Shortly after Gloria finished showing Renée her supplies, Natalie*, one of our sponsored children, arrived at the Resource Center. Natalie is a sweet and shy second-grader who loves to read. She and her brother are being raised by their disabled grandparents in a small, old mobile home. Natalie benefits greatly from the support of her sponsor, who ensures through her contributions that she gets appropriately-sized clothes and shoes, and school supplies and hygiene items all year long, as she needs them.

Next, Renée met Kevin*, another sponsored child who Gloria knew really needed the additional help that sponsorship provides. Gloria enrolled Kevin in our sponsorship program last December, but sometimes it takes a while to find sponsors for kids; by spring of the following year, Kevin was still waiting to be sponsored. During that time, he went to school in shoes that were completely split open and covered in duct tape. When Gloria brought him to the Resource Center to ask him about the shoes, Kevin said, “My shoes broke and Mama fixed them because I can’t have new ones.”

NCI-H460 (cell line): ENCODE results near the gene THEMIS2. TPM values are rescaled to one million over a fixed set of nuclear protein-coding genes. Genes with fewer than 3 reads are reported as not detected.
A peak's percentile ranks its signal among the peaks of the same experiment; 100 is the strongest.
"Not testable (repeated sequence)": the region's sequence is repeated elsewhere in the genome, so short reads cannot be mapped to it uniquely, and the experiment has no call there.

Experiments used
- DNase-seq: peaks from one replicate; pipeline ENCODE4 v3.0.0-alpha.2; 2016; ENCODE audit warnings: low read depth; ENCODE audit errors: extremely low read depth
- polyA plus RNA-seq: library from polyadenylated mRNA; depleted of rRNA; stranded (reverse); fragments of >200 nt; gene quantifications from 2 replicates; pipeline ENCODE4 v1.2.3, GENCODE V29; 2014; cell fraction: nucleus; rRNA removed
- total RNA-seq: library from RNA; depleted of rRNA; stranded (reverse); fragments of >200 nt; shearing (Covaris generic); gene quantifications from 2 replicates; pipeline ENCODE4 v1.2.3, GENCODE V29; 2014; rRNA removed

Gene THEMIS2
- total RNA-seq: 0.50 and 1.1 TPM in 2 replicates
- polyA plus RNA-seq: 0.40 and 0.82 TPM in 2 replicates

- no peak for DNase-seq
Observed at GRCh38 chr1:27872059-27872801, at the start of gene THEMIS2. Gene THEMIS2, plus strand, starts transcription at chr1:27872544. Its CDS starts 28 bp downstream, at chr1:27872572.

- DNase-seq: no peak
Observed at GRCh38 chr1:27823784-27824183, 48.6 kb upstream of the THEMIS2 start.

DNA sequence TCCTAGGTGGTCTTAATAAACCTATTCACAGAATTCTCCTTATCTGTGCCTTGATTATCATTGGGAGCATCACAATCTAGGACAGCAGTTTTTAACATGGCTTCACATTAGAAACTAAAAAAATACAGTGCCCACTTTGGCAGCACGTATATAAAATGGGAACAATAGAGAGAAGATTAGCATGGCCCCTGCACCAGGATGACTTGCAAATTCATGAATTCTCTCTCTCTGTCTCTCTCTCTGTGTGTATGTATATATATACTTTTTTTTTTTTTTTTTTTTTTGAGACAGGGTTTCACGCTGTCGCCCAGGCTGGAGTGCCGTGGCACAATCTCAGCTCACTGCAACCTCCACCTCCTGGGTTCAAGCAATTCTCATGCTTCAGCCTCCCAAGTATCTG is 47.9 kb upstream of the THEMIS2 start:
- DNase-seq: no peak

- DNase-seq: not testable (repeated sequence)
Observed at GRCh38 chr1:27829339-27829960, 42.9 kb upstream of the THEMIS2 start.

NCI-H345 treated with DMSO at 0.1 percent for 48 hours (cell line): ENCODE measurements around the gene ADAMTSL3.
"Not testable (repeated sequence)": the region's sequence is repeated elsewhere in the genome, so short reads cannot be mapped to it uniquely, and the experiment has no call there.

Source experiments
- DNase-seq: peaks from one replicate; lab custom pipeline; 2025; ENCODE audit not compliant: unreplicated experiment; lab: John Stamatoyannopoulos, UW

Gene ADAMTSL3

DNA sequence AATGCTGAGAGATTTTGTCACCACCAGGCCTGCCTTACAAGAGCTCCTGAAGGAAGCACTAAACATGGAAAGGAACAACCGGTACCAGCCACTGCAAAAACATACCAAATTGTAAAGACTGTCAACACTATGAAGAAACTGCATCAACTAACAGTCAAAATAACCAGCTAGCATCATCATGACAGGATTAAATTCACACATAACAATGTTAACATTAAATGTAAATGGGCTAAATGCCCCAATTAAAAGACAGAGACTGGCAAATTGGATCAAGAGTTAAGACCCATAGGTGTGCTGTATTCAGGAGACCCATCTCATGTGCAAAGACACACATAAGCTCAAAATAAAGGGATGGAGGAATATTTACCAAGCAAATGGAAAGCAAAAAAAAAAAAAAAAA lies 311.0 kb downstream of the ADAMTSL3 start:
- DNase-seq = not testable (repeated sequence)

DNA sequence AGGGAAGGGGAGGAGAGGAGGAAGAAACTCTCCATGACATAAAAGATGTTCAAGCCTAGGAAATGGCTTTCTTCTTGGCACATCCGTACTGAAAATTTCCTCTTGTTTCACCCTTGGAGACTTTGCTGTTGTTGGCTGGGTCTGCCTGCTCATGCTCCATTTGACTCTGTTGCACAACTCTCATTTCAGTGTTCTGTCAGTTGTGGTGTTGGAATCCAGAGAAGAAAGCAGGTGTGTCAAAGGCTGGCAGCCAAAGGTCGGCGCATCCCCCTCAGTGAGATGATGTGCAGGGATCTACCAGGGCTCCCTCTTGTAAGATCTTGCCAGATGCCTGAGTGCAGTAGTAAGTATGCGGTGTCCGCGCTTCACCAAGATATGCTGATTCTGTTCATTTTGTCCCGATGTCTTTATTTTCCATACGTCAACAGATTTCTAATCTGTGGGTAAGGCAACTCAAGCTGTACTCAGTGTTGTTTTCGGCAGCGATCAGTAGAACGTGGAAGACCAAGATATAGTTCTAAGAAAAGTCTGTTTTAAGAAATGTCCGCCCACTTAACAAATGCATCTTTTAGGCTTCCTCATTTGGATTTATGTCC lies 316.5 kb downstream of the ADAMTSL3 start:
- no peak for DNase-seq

Many children are being raised by their grandparents, which is hard on their caretakers, especially the ones who have lived in poverty their whole lives.

Gloria knows Kevin’s mother struggles intensely – she is raising three kids in a small mobile home, and her sole income comes from work at a fast food restaurant where she makes minimum wage. Gloria was able to go to her cabinet and find Kevin a pair of gently-used shoes that, although not brand new, were at least not held together with tape. Thankfully, Kevin got a sponsor shortly after the incident, and now he receives new shoes and clothes that fit him perfectly.

A beautiful school

After visiting with Natalie and Kevin, Gloria took Renée on a tour of the school, which is colorful and full of natural light all throughout it. The computer lab has the latest technology, and the library is full of thousands of books, with brightly painted murals on the walls, and fun carpets laid across the floors. Renée loved seeing all the different rooms in the school – she felt as though it offers a wonderfully warm atmosphere for learning, and that it really does serve as an oasis for our sponsored kids, who come from broken homes and instability.